In this case, the scheme is furthering the effect of the movie and contributing slightly to the story, in the top left frame, however, the scheme is simply making for a beautiful, yet intense car chase. As you watch the trailer, notice how the scheme is completely yellow and red until Max Rockatansky (portrayed by #TomHardy) begins escaping, almost as if the blue brings hope.
Case Study: The Use Of The Primary Colors In 'La La Land'
Not only did #DamienChazelle's #LaLaLand bring the musical to the modern day and manage to win six Golden Globes, but was also a brilliantly beautiful film. Utilizing the primary colors (red, yellow, and blue), Damien Chazelle achieved a subtle yet impressive effect. Every scene in the movie had at least one of the primary colors all over it.
Take the middle two frames, for example. Blue and yellow (as previously discussed) are both primary colors and make the actor very visible. Even the extras in the scene on the left are wearing yellow scarfs and blue shirts to match Mia's (portrayed by #EmmaStone) blue jacket and coffee-stained shirt. This is also very obvious in the bottom right frame, where Mia and her friends all have dresses that complement each other and fit perfectly into the color scheme of the movie.
In the top two frames, though less obvious, both Sebastian (#RyanGosling) and Mia are wearing blue when they first meet. This meeting is, however, set in a green and red environment, where neither of them are happy, almost as if they are most at comfort with primary-themed places.
How 'Amelie' And Wes Anderson's Films Use Colors
The first two case studies in this post have been rather subtle schemes that only film fanatics are likely to pick up on. Jean-Pierre Jeunet (director of Amelie) and #WesAnderson, however, use color as a tool that guides the film along and let it take the most important role in the film.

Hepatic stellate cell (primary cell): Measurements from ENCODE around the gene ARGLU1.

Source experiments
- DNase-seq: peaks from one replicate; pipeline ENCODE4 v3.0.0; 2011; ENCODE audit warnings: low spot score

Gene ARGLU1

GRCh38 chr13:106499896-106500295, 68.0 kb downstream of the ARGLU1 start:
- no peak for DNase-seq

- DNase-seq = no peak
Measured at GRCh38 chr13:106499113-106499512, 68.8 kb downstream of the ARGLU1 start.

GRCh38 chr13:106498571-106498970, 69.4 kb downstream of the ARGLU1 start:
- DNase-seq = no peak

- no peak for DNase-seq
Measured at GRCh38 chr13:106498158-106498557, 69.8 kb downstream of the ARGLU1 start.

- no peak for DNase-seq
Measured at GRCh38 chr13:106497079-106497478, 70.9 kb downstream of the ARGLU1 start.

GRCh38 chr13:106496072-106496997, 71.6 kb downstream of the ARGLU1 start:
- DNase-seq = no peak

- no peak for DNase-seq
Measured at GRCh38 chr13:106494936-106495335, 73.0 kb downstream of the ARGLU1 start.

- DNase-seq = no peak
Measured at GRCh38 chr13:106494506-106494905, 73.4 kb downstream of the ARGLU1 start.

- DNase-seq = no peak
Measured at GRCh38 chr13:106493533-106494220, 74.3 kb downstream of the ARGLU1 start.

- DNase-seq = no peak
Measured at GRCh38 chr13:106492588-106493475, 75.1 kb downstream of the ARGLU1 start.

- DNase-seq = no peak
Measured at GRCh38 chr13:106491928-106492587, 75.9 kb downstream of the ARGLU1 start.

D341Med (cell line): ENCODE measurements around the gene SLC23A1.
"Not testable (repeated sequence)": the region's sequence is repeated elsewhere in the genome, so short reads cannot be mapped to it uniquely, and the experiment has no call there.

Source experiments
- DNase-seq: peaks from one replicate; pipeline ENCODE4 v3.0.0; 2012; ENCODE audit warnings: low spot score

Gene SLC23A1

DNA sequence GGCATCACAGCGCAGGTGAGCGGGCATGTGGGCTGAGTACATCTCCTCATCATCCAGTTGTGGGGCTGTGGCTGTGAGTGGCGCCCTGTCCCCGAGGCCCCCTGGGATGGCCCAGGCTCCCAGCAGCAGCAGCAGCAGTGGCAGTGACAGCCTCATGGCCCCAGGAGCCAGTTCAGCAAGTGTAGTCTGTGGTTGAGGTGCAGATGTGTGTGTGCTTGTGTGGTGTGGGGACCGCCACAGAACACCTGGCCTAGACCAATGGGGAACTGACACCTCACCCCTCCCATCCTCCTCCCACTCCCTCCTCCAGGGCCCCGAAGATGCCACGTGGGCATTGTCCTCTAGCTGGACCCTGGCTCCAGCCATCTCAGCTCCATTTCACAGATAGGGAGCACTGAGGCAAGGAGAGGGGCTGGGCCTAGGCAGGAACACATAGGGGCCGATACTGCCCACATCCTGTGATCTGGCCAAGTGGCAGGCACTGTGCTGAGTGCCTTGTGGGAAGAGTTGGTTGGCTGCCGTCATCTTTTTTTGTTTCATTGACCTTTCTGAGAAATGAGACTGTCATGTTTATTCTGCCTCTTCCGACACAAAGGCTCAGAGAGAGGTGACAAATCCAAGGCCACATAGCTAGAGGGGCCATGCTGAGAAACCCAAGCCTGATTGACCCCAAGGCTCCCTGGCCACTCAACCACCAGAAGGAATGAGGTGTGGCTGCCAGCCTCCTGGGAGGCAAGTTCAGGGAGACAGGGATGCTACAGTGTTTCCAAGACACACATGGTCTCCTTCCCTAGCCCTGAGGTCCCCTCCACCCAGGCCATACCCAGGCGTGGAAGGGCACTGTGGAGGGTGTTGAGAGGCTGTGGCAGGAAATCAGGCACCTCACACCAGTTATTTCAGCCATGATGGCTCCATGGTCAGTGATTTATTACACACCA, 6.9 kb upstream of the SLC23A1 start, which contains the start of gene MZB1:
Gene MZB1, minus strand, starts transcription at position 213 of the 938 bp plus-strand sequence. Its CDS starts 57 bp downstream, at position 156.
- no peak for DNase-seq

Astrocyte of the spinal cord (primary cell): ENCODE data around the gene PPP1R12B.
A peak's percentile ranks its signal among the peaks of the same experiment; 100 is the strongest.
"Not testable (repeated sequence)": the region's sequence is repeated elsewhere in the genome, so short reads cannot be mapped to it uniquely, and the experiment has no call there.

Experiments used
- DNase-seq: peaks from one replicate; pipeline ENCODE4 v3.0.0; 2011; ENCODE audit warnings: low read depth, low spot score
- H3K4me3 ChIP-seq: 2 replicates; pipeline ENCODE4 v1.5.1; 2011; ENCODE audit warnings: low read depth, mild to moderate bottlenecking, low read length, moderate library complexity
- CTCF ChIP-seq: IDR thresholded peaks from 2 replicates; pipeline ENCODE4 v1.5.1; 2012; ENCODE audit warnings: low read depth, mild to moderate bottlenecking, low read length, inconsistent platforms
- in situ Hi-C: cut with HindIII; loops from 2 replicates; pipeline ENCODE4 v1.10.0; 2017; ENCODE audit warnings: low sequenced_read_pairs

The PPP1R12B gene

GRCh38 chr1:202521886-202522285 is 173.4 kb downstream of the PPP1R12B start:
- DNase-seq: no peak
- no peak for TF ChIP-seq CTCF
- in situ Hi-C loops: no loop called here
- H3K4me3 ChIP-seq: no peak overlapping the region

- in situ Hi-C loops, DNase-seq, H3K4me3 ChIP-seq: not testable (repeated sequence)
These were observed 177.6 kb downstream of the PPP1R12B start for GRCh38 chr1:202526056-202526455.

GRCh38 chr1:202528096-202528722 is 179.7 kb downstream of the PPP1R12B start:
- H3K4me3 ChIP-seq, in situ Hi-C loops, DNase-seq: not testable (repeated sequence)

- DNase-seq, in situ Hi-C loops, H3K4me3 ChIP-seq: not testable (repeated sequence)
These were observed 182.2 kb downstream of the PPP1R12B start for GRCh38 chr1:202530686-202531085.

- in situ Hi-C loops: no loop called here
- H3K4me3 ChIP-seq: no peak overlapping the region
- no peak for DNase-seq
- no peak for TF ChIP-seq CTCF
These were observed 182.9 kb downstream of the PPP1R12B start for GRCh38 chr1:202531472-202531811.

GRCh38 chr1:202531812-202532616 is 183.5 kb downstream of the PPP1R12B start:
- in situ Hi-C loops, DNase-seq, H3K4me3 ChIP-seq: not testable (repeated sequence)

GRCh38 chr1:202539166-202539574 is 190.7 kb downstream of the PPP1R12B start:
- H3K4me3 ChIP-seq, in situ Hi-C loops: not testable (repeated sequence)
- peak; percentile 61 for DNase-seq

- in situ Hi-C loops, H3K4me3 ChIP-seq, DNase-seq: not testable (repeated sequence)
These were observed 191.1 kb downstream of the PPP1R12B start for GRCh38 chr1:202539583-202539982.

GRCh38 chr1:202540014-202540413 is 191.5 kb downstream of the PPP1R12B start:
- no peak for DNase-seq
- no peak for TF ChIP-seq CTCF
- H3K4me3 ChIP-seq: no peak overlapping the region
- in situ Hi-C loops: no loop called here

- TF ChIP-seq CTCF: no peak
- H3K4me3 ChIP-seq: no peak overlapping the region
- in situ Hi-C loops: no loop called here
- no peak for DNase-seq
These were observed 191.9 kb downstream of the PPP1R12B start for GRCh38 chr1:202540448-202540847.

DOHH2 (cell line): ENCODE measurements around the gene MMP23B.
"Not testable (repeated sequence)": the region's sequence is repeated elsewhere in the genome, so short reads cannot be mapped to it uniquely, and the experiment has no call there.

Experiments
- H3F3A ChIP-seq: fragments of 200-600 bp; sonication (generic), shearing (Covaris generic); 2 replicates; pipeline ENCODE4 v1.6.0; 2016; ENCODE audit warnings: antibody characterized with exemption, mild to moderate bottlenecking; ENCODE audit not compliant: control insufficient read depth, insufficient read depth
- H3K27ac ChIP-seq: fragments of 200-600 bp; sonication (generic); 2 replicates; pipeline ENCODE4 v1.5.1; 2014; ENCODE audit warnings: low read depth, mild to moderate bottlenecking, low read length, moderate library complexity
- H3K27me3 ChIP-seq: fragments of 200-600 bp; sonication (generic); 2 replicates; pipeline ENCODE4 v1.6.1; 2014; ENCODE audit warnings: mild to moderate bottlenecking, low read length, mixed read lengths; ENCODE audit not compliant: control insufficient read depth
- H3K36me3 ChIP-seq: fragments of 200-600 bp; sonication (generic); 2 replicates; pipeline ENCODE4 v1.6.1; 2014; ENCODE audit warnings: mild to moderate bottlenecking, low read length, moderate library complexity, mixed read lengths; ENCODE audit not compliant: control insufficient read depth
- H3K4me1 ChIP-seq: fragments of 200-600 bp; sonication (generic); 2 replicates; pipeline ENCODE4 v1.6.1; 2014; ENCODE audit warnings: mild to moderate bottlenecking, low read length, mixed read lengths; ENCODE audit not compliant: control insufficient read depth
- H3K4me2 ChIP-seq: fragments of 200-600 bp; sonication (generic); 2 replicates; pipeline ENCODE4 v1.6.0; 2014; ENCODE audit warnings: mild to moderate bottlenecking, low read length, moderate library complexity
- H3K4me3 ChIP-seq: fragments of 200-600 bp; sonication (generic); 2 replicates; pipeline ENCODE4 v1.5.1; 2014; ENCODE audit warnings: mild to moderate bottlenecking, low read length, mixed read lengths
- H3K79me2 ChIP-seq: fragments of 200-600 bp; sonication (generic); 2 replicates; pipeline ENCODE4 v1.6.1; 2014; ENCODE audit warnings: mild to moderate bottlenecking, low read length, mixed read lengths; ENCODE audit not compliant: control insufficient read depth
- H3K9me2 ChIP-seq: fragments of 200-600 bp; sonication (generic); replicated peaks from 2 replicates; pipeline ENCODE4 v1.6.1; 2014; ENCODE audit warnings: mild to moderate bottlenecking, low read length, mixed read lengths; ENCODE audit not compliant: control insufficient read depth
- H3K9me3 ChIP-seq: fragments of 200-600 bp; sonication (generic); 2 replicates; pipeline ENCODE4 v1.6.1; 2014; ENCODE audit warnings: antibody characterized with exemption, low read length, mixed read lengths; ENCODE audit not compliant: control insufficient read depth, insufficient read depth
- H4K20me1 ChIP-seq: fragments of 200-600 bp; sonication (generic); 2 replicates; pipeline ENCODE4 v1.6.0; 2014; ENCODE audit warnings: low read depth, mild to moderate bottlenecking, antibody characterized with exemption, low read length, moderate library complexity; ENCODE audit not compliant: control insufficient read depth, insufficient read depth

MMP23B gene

Plot, direction, and music have never really been brilliant in Anderson's films (other than The Grand Budapest Hotel) but he has used color schemes to their extreme. As you can see in the bottom two frames, blue and orange fill every scene of The Life Aquatic With Steve Zissou, pink and yellow create every scene in The Grand Budapest Hotel, and red and green flood Amelie with color. Moonrise Kingdom, however, actually uses color to show two worlds colliding.
The ragtag group of scouts lead by #EdwardNorton's Scout Master Ward is signified by the yellow and green colors of nature and Kara Hayward's Suzy Bishop is followed by orange and blue everywhere she goes. When one of Ward's scouts goes missing and meets up with Suzy, the color schemes combine to give an unnatural yellow-orange look to the film, very much in the same way as the personalities of the two children clash. This is a prime example of color schemes actually contributing to the story.
How Color Affects Film (And Audiences)
There are three main ways color schemes can be used in film: subtly, enhancing the experience, and carrying the film. I am a big fan of the "enhancing the experience" way (as seen in La La Land), but any use of color is good and should not be neglected. Let me know in the comments which you prefer.
How has color affected some of your favorite movies?
I hope you enjoyed this post and it has given you a new appreciation for the use of color in film. I will post the second half of this two-part post at some point in the next two weeks. Be sure to check out my movie/book review blog at Readers of the Lost Arc and my trailer breakdowns for Blade Runner 2049, Guardians of the Galaxy Vol. 2, and Alien: Covenant. Also, please check out my theory on Why Iron Man Will Die In Avengers: Infinity War or my list of 16 best films of 2016 and 17 to look out for in 2017!